I consider both of us fairly fit people. Even though we live on the beach at sea level in a very humid climate, we both have made several trips out west and to the mountains throughout the years. So when we were making a decision on what trails to take in Canyonlands National Park, we liked to consider ourselves above average hikers, with high levels of competency, who can make smart decisions. Just like with our decision to make the trek down into Shafer Canyon we like to find challenging out of the way hikes that are not full of tourists. We had read about a place called the Upheaval Dome. It is a large crater that is believed to have been created by a meteor impact. Sounded interesting enough. Little did we know it was one of the most popular and accessible trails in the park. Not what we were looking for. But we were there and decided to check it out anyway. Then shortly up the trail we found what we thought we were looking for. A sign indicating a small side trail: The Syncline Loop. The sign read: “…very strenuous, hard to follow, route finding skills necessary”. This was the start of the days adventure!
The trail was advertised 8.5 miles long. I had remembered seeing it on the National Geographic Adventure map and had filed it somewhere in the back of my mind with all my other Utah knowledge. It wasn’t an overly hot day. Maybe 85 degrees and sunny. We had plenty of food and what we thought was plenty of water; 4 standard Nalgene bottles. Like I said earlier, Pearl and I live on the beach. The biggest climbs we have are the stairs up and over the dunes to get to the beach. So needless to say we needed to get reacquainted with our mountain legs.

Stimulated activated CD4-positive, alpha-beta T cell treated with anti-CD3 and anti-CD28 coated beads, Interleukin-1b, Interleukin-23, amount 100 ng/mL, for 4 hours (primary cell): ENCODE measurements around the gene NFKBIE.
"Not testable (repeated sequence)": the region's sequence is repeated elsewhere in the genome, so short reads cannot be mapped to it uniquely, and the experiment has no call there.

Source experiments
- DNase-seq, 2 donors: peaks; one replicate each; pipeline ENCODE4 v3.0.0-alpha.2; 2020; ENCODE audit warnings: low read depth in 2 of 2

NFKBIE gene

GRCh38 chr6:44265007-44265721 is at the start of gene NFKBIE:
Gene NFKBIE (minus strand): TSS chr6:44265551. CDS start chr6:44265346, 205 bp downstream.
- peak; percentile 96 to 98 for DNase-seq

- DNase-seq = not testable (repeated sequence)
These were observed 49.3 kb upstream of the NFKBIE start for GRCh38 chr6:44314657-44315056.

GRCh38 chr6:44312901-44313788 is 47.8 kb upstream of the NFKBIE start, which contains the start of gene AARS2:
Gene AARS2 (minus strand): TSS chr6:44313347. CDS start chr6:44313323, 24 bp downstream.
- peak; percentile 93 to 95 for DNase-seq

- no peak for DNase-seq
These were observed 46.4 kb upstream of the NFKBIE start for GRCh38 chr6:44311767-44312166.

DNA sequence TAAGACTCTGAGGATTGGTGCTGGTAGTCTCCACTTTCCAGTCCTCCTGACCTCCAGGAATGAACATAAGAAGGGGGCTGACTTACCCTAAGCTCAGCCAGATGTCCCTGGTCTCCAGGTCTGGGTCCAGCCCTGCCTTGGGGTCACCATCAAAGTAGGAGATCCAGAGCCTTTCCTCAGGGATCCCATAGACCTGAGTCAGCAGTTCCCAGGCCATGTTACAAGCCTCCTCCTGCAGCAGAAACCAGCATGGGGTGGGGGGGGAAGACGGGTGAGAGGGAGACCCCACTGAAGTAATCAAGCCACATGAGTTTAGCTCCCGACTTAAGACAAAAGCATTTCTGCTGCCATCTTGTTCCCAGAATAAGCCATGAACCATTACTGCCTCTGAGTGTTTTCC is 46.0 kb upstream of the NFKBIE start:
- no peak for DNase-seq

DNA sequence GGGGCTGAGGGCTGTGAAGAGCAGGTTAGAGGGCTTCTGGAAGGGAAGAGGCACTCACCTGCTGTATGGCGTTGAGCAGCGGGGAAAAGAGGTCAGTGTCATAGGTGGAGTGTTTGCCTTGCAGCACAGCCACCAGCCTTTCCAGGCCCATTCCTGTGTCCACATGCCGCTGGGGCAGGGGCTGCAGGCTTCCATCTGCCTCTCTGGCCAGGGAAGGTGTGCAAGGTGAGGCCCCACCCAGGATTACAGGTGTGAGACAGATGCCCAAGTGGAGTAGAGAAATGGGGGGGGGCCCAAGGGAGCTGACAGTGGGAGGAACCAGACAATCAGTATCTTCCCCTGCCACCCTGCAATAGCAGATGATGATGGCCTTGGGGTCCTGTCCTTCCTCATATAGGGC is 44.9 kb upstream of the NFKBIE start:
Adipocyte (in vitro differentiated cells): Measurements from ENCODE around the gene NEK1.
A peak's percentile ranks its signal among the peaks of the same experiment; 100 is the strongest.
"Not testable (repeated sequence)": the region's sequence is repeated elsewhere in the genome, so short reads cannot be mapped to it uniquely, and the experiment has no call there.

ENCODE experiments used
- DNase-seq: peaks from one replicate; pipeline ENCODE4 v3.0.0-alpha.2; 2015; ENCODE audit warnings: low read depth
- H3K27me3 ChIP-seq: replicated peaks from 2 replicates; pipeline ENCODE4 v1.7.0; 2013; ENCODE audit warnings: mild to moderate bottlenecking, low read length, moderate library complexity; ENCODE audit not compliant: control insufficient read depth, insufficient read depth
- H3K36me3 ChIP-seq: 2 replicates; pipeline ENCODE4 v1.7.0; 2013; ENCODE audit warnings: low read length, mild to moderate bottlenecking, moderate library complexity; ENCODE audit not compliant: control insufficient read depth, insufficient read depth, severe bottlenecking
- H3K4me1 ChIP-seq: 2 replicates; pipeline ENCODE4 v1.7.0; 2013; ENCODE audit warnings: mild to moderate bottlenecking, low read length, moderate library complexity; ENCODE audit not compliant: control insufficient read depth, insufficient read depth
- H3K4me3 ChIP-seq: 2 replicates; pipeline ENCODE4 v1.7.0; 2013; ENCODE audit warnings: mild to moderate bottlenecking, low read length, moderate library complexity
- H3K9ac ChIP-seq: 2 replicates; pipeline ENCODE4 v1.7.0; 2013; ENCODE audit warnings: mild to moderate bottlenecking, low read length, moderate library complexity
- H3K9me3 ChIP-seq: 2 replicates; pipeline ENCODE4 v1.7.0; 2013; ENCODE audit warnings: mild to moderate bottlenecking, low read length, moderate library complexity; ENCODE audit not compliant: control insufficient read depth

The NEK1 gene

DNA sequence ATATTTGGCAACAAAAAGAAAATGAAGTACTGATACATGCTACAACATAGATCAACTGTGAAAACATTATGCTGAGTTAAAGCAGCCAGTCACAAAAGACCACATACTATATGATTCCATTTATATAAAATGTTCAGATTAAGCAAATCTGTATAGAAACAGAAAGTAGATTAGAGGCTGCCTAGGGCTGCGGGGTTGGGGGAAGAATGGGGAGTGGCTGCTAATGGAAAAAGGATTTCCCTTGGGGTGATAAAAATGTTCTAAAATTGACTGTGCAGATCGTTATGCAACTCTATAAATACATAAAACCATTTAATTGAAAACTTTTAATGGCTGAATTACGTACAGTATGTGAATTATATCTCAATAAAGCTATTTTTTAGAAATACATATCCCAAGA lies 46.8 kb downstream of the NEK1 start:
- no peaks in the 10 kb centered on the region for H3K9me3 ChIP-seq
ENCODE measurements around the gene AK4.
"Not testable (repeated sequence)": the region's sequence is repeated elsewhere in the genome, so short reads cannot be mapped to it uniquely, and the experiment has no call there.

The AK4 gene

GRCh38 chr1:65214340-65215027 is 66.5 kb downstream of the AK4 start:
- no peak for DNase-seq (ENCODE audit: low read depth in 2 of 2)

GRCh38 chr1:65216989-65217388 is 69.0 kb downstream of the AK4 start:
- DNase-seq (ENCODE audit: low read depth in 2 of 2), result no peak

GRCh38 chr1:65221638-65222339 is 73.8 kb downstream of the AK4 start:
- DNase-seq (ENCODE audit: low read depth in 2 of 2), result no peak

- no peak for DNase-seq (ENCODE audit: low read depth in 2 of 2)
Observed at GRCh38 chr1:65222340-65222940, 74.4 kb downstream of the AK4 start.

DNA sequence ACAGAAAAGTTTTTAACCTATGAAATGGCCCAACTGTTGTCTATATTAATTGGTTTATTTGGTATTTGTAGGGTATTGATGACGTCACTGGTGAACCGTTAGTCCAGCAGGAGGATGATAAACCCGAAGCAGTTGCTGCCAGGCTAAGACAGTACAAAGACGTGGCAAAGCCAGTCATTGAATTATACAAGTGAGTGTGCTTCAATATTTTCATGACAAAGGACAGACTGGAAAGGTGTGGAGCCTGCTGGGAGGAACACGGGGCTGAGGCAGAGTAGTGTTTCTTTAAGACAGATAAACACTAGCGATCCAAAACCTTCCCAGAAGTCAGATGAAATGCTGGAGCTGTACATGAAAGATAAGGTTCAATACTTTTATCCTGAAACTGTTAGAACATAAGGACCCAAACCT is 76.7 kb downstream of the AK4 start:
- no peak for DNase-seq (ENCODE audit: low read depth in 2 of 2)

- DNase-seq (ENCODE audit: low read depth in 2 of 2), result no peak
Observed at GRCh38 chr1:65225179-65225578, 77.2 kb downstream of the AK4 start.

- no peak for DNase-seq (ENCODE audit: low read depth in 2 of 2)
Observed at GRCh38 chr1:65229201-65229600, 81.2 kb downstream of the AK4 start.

The first half of the trail was rather harmless. It was flat, traveling thru dried up river beds and broad valleys. A typical Canyonlands environment. We hiked thru broad canyons, oasis like groves of cottonwoods, and more importantly had only seen one other hiker. At about mile 3 or 4 (it should be noted we thought we had gone much further) the trail deteriorated and the sign that had excited us in the beginning proved every bit true. The hike became a series of climbs and rock scrambles with only the occasional distant cairn to lead the way. We descended deep into an area that led to the Syncline Camp and the Green River. The steep sketchy descent, meant that the ascent wasn’t going to be easy.
We really never thought during the day that we needed to ration our water. We had enough? Every book, brochure, sign says to carry extra water. We thought our supplies were sufficient. We began the climb back up out of the canyon in the late afternoon with the westward setting sun to our right. For the first time that day the sun was baking us. We were both exhausted and breaks became frequent. There was no shade in sight and we were completely exposed to the sun’s setting heat. The water consumption quickly increased. It was a steady, constant climb up to ridge top after ridge top. We would reach what we were hoping was the top only to see another ridge that needed to be surmounted. The water continued to be consumed. Even as the sun was about to set behind the canyon wall it continued to bake us until it set for the day. All day we had underestimated our distances traveled. We had to start backing off the water as the sun set. Yes…the sun set. As we climbed the last ridge we heard our first voices since earlier in the day. We were hopeful we were approaching the parking area. Our water was gone, we had drunk the juice from our canned oranges and it was dark. Soaked in the days sweat and out of supplies the voices of sunset and star gazers increased and our arrival to the crowded parking lot just 10 hours earlier was imminent.
When we got back to the car, the lot that had been filled with tourists and RV’s earlier in the day was practically empty. We had dropped our bags and each of us grabbed a gallon of water (we always travel well prepared) and chugged. We were exhausted. Covered in dust, soaked in sweat, baked by the desert sun we had conquered the Syncline Loop Trail. Next time we will carry 6 Nalgene bottles.